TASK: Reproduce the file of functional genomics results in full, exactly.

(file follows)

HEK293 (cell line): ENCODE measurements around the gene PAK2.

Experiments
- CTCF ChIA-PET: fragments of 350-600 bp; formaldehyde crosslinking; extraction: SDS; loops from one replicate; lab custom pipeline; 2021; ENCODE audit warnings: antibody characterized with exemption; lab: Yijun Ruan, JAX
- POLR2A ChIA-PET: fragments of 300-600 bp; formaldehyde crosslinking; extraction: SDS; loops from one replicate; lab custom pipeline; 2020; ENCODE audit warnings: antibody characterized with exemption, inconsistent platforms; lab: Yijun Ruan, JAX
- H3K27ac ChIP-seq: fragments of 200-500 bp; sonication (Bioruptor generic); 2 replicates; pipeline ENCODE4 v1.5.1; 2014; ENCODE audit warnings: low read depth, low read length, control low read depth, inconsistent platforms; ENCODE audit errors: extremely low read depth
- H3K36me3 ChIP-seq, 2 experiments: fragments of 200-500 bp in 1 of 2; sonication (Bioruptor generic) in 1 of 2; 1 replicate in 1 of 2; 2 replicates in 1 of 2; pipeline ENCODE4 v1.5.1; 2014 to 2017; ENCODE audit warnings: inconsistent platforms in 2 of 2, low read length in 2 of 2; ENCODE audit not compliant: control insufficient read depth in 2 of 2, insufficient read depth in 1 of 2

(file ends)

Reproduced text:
HEK293 (cell line): ENCODE measurements around the gene PAK2.

Experiments
- CTCF ChIA-PET: fragments of 350-600 bp; formaldehyde crosslinking; extraction: SDS; loops from one replicate; lab custom pipeline; 2021; ENCODE audit warnings: antibody characterized with exemption; lab: Yijun Ruan, JAX
- POLR2A ChIA-PET: fragments of 300-600 bp; formaldehyde crosslinking; extraction: SDS; loops from one replicate; lab custom pipeline; 2020; ENCODE audit warnings: antibody characterized with exemption, inconsistent platforms; lab: Yijun Ruan, JAX
- H3K27ac ChIP-seq: fragments of 200-500 bp; sonication (Bioruptor generic); 2 replicates; pipeline ENCODE4 v1.5.1; 2014; ENCODE audit warnings: low read depth, low read length, control low read depth, inconsistent platforms; ENCODE audit errors: extremely low read depth
- H3K36me3 ChIP-seq, 2 experiments: fragments of 200-500 bp in 1 of 2; sonication (Bioruptor generic) in 1 of 2; 1 replicate in 1 of 2; 2 replicates in 1 of 2; pipeline ENCODE4 v1.5.1; 2014 to 2017; ENCODE audit warnings: inconsistent platforms in 2 of 2, low read length in 2 of 2; ENCODE audit not compliant: control insufficient read depth in 2 of 2, insufficient read depth in 1 of 2